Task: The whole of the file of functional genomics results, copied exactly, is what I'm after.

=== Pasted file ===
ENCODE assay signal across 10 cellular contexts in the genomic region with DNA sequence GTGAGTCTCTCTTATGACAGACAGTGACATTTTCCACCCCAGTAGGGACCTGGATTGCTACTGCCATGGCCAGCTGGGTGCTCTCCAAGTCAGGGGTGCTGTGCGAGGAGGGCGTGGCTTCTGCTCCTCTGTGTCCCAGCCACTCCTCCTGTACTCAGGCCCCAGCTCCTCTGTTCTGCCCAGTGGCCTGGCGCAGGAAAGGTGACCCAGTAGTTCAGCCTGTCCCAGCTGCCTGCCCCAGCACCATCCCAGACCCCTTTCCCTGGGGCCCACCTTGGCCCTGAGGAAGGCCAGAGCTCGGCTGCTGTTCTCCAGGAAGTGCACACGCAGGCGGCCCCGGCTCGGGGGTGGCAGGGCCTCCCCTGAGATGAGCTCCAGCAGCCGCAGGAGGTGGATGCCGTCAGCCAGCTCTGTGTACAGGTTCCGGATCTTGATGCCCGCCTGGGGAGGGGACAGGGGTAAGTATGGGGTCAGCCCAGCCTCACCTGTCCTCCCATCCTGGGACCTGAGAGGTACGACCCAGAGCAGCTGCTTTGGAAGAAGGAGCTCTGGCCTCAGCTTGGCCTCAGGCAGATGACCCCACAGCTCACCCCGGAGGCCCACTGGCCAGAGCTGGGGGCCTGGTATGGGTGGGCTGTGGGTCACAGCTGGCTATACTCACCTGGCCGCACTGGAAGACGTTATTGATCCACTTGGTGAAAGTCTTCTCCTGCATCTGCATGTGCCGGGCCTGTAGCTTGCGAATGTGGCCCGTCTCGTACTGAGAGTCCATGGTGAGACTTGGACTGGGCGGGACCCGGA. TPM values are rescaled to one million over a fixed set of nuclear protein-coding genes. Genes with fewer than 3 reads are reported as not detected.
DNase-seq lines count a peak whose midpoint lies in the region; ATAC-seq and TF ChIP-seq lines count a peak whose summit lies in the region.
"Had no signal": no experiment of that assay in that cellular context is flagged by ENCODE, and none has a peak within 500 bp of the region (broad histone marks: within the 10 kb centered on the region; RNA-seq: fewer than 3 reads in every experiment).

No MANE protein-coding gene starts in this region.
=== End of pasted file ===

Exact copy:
ENCODE assay signal across 10 cellular contexts in the genomic region with DNA sequence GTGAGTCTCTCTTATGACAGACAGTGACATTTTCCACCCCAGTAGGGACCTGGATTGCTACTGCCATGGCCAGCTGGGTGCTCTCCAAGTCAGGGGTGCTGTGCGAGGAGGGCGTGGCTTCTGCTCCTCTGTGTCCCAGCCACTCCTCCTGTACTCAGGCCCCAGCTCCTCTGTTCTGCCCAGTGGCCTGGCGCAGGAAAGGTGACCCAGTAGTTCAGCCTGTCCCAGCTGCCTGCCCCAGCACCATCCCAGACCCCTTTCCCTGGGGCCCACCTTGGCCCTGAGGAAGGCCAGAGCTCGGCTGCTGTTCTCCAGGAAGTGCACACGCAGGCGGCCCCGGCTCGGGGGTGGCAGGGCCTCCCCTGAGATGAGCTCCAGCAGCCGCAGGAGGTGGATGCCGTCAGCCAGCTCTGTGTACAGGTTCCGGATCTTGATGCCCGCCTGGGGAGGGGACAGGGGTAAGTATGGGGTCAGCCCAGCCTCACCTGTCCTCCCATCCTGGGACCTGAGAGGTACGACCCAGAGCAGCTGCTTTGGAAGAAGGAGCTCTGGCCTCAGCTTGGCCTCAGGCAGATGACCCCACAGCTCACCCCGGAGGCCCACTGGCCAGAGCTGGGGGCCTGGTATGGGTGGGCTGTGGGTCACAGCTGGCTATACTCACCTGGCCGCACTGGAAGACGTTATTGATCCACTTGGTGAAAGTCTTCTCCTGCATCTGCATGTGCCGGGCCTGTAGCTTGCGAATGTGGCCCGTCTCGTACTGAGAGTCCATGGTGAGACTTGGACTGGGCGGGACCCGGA. TPM values are rescaled to one million over a fixed set of nuclear protein-coding genes. Genes with fewer than 3 reads are reported as not detected.
DNase-seq lines count a peak whose midpoint lies in the region; ATAC-seq and TF ChIP-seq lines count a peak whose summit lies in the region.
"Had no signal": no experiment of that assay in that cellular context is flagged by ENCODE, and none has a peak within 500 bp of the region (broad histone marks: within the 10 kb centered on the region; RNA-seq: fewer than 3 reads in every experiment).

No MANE protein-coding gene starts in this region.